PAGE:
Being Friendly with the Neighbors
Here we are, in a neighborhood full of liberally minded people. If I were to make an assumption about each of my neighbors it would be that every last one of them is politically liberal. I am somewhat more conservative (at least economically speaking). Is it a problem that my neighbors and I disagree on taxes and other policies? No, it is not. My neighbors come in two varieties. They are older people who tend their gardens during the day or they are young couples with kids who are busy with everyday kid activities. When we pass on the street we say hello to each other. When our kids play together we hang out on the lawn talking about what a stupid mess construction has made out of Broadway street. Dealing with and making friends with neighbors involves focusing on common experiences. While our kids build relationships, without the worry of ideological differences, we should be doing the same. I’m sure if we talked in depth about politics we’d end up with a massive neighborhood flame war. Nobody wants that. There is no need to talk about politics or religion. I don’t do it, and neither should anybody else who wants to be comfortable when they go outside to get the mail.
Kids are Kids
Kids don’t care about politics. Kids care about climbing trees, getting dirty, and laughing a lot. Our neighborhood in the 80′s was full of kids. We played together, went to school together, and attended the same church together. We didn’t understand politics, economics, or religion, we understood playing truth or dare and having camp-outs in the backyard. Today, seeing what became of my old neighbors, I see a few who are artsy and very liberal. I know one who became a pastor. Another kid, who I was best friends with for two years, is a gay activist. People fell all over the political and ideological map. We shared so many good times together that no matter what we believe personally we’ll always be friends. We don’t talk about our differences because there is too much shared common awesomeness to worry about the little stuff. I want the same for my kids, to be unencumbered by ideology and to enjoy the things kids are supposed to enjoy.
Getting Along with Parents
In the 80′s My parents made friends with everyone in our neighborhood, church, and tennis club. To this day they remain good friends with a bunch of people who I am sure they have very little politically in common with. Many of their friendships were born out of the common experience of raising kids. They were forced to interact with the neighbors because of us kids. What would have been the use of getting into political arguments with the neighbors if they were still going to have to interact with them the next day? There would have been no sense in that. They talked about all the stuff they had in common with each other. Whenever a political argument did come up, I’m sure it was quickly brushed off as a weird anomaly rather than an endemic problem. I have learned that the same is true with my interactions with other parents. My neighbors and I don’t agree on a few things. But, there is so much more that we do agree on. Raising kids has pretty universal standards. We watch over them, feed them, play with them, and educate them. Getting along with other parents, on a superficial level, is easy because parenting is a safe topic, and it is a conversational gold mine. Over time we might even develop friendships with each other that transcend ideological differences, like my parents did in their day.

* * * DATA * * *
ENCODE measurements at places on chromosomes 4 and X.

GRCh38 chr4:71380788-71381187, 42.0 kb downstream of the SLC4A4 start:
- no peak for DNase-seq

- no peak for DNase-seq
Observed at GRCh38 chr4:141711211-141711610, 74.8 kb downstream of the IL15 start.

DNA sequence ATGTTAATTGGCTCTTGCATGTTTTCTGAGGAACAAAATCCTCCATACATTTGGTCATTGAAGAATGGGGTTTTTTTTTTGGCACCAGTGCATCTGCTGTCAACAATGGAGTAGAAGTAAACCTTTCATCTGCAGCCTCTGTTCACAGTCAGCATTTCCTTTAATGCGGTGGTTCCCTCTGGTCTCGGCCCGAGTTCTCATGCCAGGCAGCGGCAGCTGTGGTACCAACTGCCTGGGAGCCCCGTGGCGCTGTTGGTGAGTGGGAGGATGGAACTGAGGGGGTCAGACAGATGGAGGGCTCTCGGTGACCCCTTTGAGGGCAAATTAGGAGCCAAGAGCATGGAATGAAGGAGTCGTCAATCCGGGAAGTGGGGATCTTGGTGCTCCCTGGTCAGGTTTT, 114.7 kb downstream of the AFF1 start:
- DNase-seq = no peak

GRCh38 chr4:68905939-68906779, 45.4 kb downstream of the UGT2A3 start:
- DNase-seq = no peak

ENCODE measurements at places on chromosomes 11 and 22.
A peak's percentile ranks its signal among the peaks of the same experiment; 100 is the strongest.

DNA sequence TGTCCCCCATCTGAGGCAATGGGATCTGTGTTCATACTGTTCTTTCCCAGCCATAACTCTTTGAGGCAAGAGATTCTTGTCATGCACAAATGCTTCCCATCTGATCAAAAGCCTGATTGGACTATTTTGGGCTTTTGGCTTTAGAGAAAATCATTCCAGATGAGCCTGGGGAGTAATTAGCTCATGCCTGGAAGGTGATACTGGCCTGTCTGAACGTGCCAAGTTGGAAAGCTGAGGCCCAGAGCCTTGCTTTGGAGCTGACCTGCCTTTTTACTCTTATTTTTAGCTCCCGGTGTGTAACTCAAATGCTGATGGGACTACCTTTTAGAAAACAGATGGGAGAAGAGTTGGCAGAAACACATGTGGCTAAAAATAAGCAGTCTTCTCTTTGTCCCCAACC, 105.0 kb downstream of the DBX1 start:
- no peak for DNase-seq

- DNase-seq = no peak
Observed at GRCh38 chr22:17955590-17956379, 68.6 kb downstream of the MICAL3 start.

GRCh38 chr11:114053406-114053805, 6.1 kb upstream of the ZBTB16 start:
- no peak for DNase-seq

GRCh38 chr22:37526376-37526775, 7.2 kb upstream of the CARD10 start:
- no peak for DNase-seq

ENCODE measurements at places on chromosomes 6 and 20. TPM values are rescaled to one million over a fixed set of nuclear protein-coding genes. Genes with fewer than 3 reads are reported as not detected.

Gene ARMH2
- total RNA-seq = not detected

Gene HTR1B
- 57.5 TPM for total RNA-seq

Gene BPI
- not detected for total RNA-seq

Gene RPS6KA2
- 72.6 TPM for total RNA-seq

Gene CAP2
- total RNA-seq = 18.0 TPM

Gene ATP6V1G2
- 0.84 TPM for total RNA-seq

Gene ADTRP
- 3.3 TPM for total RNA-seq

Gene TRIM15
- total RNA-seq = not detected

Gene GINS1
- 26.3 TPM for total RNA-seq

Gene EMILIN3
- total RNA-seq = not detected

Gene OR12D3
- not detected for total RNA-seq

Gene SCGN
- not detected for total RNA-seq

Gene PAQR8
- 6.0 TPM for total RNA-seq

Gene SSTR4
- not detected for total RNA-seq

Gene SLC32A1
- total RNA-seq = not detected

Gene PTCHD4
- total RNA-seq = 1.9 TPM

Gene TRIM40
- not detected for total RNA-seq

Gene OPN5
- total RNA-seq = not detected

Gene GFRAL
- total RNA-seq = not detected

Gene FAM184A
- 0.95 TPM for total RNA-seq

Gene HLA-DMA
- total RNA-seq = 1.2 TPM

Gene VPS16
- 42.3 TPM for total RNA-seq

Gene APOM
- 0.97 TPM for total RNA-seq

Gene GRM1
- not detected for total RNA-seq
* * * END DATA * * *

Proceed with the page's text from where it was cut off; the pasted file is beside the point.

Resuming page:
We can’t walk around with our noses in the air believing in our own infallibility and expect to make friends. My kids drink organic milk and eat a lot of healthy foods. However, when they are at friends’ homes, they live by the standards imposed by their friends’ parents. Who knows, maybe they eat tofu burgers instead of the real thing. Maybe they love fried chicken and Pringles. If I’m at a neighborhood cookout I’m not going to refuse a tofu burger no matter how weird I think it is. I’ll also take a handful of Pringles if someone puts the can in front of me. When I lived in Mexico I even ate a cricket taco because someone offered it to me. Being a snob never did anybody any good. If my neighbors pray before a meal then my kids had better learn to bow their heads and mumble something that sounds like a prayer. That’s just common courtesy. We don’t have to give up our beliefs to have a little flexibility with people. There is no hope for relationships for people who are not willing to compromise a little. I’m sure my neighbors do the same for me in the interest of keeping neighborhood peace. After all, we’re talking cookouts and play-time, not Palestinian statehood. Leave the serious debate to politicians.
Having peaceful neighborhood relationships is as easy as following the cues of our kids. They don’t care who believes what because they are too busy enjoying themselves to ever ask. Eventually they will discover there are things they disagree about. When that day comes, they will already have built solid friendships that transcend those differences. Politics and religion become background noise. Our own interactions as parents follow a similar pattern. We know we disagree, but we can willfully ignore those disagreements in favor of more neutral topics. We also recognize the value of new experiences by making a few small compromises to show we aren’t snobs. Eventually we’ll discover that our, otherwise weird, neighbors are not so much different. Yeah, they’re political retards. So am I.